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Brown University

Publication Date

Fall 2009

Program Name

Kenya: Development, Health, and Society


Past years have proven Kenyans dominant in the sport of athletics. Today, runners from the Rift Valley win more major middle- and long-distance running events than those from any other nation in the world. Although athletics is not the most lucrative of sports, modern marketing has resulted in creating a sport with various financial incentives. These include prize money, sponsorships, and the opportunity for a new life. However, runners from rural agricultural backgrounds find it very difficult to translate their athletic talent into dollars at the finish line. This study examines the economic prospects for young male runners from Kapsabet and the surrounding areas. It asks the question: how effectively is Kenya’s athletic resource being extracted? In turn, how can this famous comparative advantage be directed in order to most effectively benefit a runner, his family, and his community? The entire paper constantly revisits the background of these runners that is centered in a subsistence-based socioeconomy, with a huge emphasis on communalism. In the section entitled “Discussion, Findings, and Analysis”, I make it clear that the economic forecast for the Kenyan running project looks bleak, both in the short-term and the long-term, even if some individual athletes see tremendous rewards. However, I offer some substantial, basic, and concrete solutions that might enhance the financial prospects for athletics in the Rift Valley, and specifically in Kapsabet. This paper stands as a resource both for people genuinely interested in finding out what is behind these runners featured on television AND for people traveling to Kenya who need a basic “road map” on runners or for places like Kapsabet. Finally, this long essay is a perfect starting point for more in-depth study into either athletics in Kenya OR rural agronomics in the Rift Valley. Hope you enjoy!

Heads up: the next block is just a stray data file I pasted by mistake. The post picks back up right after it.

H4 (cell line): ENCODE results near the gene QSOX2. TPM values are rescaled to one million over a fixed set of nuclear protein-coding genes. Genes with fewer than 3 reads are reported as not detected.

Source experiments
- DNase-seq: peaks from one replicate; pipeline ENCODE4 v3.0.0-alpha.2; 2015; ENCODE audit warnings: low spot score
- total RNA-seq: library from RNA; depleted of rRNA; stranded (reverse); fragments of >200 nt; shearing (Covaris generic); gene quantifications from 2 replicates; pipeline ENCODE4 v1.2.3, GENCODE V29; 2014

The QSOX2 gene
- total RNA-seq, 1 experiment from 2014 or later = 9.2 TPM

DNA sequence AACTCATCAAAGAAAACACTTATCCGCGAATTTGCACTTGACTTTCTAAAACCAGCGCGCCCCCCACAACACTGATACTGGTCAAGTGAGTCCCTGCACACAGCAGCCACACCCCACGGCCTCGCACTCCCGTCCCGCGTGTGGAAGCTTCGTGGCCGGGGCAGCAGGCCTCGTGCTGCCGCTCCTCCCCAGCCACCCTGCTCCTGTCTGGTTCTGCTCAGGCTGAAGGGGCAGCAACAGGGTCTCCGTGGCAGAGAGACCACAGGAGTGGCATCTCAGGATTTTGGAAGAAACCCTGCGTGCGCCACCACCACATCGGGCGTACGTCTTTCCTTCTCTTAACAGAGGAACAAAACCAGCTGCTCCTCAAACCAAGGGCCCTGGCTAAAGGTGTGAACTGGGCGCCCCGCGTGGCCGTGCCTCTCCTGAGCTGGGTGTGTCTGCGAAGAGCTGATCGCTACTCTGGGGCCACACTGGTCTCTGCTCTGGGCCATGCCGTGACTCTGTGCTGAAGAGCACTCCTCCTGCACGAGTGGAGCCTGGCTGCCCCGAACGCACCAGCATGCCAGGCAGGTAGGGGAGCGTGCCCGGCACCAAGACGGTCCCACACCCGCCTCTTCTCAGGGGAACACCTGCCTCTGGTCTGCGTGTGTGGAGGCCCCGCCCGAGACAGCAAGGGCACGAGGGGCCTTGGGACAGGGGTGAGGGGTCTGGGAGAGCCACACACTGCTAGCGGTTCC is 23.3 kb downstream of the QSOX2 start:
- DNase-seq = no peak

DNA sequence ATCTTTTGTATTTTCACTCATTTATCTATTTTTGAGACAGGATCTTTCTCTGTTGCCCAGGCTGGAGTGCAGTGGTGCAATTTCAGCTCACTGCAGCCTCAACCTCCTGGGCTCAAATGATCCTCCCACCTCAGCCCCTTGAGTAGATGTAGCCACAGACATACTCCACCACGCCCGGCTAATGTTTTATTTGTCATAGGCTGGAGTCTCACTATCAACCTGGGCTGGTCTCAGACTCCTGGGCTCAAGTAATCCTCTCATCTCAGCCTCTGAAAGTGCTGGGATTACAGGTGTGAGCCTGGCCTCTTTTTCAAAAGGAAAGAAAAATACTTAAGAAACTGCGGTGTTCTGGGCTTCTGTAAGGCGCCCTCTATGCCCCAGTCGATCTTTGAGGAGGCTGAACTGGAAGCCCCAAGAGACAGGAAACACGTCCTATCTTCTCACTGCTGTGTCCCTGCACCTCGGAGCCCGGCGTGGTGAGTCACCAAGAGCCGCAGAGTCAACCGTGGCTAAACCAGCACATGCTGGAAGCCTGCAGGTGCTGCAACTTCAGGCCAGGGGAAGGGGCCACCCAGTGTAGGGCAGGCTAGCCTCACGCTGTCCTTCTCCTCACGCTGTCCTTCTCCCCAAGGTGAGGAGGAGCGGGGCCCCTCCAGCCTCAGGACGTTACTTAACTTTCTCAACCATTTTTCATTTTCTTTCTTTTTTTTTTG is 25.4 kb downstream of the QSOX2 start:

Sociology | Work, Economy and Organizations


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